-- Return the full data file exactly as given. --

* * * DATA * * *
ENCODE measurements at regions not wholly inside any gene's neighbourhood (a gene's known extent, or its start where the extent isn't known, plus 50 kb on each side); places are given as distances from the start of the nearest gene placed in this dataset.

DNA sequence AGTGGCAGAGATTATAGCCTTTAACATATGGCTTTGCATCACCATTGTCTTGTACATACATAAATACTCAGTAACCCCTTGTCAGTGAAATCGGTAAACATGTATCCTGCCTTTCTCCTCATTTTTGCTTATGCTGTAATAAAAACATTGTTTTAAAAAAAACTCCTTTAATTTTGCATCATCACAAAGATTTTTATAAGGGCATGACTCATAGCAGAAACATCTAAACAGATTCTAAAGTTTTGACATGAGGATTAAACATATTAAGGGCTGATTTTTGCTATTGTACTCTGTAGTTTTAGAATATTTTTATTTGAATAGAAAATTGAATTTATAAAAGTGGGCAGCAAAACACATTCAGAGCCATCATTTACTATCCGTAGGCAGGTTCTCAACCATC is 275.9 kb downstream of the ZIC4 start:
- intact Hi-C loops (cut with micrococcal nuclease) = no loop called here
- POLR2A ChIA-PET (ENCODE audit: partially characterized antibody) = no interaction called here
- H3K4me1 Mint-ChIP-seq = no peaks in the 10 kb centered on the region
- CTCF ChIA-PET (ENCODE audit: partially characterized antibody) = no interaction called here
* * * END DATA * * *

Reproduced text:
ENCODE measurements at regions not wholly inside any gene's neighbourhood (a gene's known extent, or its start where the extent isn't known, plus 50 kb on each side); places are given as distances from the start of the nearest gene placed in this dataset.

DNA sequence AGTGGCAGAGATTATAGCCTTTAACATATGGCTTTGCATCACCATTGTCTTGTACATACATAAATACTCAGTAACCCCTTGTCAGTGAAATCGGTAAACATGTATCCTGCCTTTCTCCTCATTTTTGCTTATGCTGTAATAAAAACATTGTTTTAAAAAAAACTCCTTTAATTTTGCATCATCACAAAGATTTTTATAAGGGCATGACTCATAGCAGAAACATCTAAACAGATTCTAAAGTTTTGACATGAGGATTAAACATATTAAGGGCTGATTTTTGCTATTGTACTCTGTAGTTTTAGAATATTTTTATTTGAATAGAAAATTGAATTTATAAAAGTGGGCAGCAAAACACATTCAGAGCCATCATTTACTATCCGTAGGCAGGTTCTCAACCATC is 275.9 kb downstream of the ZIC4 start:
- intact Hi-C loops (cut with micrococcal nuclease) = no loop called here
- POLR2A ChIA-PET (ENCODE audit: partially characterized antibody) = no interaction called here
- H3K4me1 Mint-ChIP-seq = no peaks in the 10 kb centered on the region
- CTCF ChIA-PET (ENCODE audit: partially characterized antibody) = no interaction called here